Japanese food is ~*seriously delicious*~ and also seriously popular, but not everyone knows all of its secrets. For each question, pick the correct answer to see if you're truly a Japanese food fan.
Onigiri is rice formed into a ball and wrapped with seaweed.
The snack is a popular comfort food in Japan sold in many convenience stores. It's commonly filled with salty and sour ingredients such as pickled plum or salted salmon. Get the recipe here.
Dashi is made from water, kombu, and bonito flakes.
It's a simple broth that builds the foundation of many Japanese dishes (such as miso soup). Get the recipe here.
Mochi is a confection made from glutinous rice, sugar, and water.
The mixture is pounded into a soft, dough-like consistency and molded into the desired shape. Get the recipe here.
Soba noodles are made from buckwheat flour.
Authentic varieties are made from 100% buckwheat flour, but some recipes use a blend of buckwheat and wheat flour. These protein-packed noodles are usually served chilled, or in a hot broth. Learn more about the nutritious noodles here.
Yuzu is a type of citrus.
It's an aromatic fruit that looks like a grapefruit. The wrinkly skin is used as a garnish, while the juice is used as an ingredient in many sweet and savory dishes. In the United States, bottled yuzu juice is easier to find than the fresh fruit. You can buy it online here.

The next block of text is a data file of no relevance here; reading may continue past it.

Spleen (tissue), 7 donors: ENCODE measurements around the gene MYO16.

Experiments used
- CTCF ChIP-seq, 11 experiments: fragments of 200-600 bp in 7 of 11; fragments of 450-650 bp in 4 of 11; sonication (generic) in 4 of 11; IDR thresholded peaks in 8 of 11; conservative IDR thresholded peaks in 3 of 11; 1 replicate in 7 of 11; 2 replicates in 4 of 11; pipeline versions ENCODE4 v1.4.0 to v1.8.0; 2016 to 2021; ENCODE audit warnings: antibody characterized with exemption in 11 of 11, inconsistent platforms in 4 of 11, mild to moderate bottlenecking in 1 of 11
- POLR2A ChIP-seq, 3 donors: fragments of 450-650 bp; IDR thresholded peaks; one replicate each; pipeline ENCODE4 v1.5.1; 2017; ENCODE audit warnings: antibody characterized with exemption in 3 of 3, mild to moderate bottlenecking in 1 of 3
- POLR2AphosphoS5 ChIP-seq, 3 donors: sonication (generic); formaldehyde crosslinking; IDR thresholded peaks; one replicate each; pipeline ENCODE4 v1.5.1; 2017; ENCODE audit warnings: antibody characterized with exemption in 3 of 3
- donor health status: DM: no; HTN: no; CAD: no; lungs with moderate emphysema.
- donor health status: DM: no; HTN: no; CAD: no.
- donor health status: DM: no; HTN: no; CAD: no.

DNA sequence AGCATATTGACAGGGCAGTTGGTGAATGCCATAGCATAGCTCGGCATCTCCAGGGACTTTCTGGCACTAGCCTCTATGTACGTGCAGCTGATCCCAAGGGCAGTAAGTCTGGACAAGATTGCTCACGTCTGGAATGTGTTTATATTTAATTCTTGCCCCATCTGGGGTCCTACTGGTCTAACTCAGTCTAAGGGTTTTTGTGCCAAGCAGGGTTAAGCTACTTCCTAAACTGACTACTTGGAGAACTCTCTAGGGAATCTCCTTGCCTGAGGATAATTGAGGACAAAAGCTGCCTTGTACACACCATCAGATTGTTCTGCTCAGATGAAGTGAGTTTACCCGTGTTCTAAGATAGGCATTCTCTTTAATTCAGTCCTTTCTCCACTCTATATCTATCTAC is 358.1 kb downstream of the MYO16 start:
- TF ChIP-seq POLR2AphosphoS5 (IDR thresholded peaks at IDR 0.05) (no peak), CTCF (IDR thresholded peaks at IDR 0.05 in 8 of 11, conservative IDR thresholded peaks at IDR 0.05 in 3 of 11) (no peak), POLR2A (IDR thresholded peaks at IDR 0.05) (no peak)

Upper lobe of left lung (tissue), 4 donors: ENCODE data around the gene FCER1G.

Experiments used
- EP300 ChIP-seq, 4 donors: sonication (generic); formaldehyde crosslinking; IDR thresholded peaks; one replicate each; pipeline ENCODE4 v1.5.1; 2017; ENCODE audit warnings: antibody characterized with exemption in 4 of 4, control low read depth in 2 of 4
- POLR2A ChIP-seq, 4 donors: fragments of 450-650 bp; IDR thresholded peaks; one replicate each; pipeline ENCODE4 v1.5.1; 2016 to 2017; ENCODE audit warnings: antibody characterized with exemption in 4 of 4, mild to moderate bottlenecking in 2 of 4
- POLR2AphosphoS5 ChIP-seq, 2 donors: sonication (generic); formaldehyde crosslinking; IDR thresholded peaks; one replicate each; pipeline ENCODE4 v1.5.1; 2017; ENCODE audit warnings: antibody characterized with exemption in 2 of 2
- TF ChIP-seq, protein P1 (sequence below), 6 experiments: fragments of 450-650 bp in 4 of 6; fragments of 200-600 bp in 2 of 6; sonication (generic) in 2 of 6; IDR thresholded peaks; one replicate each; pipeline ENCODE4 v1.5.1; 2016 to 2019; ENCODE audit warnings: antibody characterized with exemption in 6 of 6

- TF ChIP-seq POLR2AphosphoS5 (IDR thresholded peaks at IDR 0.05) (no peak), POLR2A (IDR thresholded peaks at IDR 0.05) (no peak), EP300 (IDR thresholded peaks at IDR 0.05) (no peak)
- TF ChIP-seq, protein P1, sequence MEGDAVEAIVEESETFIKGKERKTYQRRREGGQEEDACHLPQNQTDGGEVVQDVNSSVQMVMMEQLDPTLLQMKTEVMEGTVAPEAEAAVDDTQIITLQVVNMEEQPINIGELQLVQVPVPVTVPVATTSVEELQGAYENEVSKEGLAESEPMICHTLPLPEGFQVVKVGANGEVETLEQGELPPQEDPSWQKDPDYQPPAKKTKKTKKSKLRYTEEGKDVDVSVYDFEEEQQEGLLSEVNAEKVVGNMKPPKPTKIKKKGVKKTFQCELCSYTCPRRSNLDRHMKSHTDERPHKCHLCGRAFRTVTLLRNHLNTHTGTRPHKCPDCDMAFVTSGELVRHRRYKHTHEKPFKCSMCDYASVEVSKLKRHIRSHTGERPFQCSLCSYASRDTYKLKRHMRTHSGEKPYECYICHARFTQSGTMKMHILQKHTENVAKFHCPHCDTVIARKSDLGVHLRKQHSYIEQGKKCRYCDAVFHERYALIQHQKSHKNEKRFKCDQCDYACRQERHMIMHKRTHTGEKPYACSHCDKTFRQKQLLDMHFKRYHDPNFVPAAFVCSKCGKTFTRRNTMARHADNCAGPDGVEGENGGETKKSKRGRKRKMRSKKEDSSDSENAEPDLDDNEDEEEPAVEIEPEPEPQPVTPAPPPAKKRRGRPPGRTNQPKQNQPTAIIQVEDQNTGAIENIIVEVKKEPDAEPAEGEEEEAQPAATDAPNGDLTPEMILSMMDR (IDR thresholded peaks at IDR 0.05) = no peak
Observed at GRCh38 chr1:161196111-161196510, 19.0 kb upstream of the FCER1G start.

Miso is made out of fermented soybeans.
The popular Japanese ingredient is made by combining soybeans with koji (a type of mold) and letting it ferment.
Yakitori is skewered chicken.
It's a term used to describe chicken cooked on a skewer and finished with a sweet and salty sauce. Get the recipe here.
Unagi is the Japanese word for freshwater eel.
It's a common Japanese ingredient used in a variety of dishes, such as unadon (sliced eel over rice).
Tamagoyaki is a layered omelet made in a rectangular pan.
It's served in bento boxes, as a snack, or for breakfast. There are several variations of the omelet that include different seasonings and ways of preparing it. Get the recipe here.
Yuba is another name for tofu skin.
It's the layer that forms on top of soy milk when producing tofu. It can be used as a wrapper, cooked like noodles, or eaten as a snack. Buy it online here.
How Much Do You Actually Know About Japanese Food?
Study up on your Japanese cookbooks and you'll be making tonkatsu and onigiri in no time!
You've eaten at several Japanese restaurants and always try something new!
You love classic Japanese dishes, and you might even cook them in your own kitchen!
You know your onigiri from your yakitori! Well done!